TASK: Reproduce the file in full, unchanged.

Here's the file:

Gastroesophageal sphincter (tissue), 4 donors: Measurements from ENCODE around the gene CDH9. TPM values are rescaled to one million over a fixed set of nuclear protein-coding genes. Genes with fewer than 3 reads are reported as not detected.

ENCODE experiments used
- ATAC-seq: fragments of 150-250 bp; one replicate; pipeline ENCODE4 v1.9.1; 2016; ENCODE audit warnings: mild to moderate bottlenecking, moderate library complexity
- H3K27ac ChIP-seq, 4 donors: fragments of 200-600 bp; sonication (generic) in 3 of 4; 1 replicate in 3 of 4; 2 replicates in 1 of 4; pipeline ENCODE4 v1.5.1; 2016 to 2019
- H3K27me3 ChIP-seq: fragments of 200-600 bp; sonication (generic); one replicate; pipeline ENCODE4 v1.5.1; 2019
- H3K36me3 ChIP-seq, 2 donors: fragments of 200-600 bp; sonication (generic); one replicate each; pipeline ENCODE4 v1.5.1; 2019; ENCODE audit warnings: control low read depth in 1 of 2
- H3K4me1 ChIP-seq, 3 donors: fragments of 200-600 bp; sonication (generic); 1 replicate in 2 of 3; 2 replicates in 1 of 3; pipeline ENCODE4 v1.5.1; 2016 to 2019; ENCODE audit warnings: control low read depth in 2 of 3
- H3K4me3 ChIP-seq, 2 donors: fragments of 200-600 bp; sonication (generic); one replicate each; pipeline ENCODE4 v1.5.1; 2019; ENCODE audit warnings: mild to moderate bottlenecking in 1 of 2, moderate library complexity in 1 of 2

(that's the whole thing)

Gastroesophageal sphincter (tissue), 4 donors: Measurements from ENCODE around the gene CDH9. TPM values are rescaled to one million over a fixed set of nuclear protein-coding genes. Genes with fewer than 3 reads are reported as not detected.

ENCODE experiments used
- ATAC-seq: fragments of 150-250 bp; one replicate; pipeline ENCODE4 v1.9.1; 2016; ENCODE audit warnings: mild to moderate bottlenecking, moderate library complexity
- H3K27ac ChIP-seq, 4 donors: fragments of 200-600 bp; sonication (generic) in 3 of 4; 1 replicate in 3 of 4; 2 replicates in 1 of 4; pipeline ENCODE4 v1.5.1; 2016 to 2019
- H3K27me3 ChIP-seq: fragments of 200-600 bp; sonication (generic); one replicate; pipeline ENCODE4 v1.5.1; 2019
- H3K36me3 ChIP-seq, 2 donors: fragments of 200-600 bp; sonication (generic); one replicate each; pipeline ENCODE4 v1.5.1; 2019; ENCODE audit warnings: control low read depth in 1 of 2
- H3K4me1 ChIP-seq, 3 donors: fragments of 200-600 bp; sonication (generic); 1 replicate in 2 of 3; 2 replicates in 1 of 3; pipeline ENCODE4 v1.5.1; 2016 to 2019; ENCODE audit warnings: control low read depth in 2 of 3
- H3K4me3 ChIP-seq, 2 donors: fragments of 200-600 bp; sonication (generic); one replicate each; pipeline ENCODE4 v1.5.1; 2019; ENCODE audit warnings: mild to moderate bottlenecking in 1 of 2, moderate library complexity in 1 of 2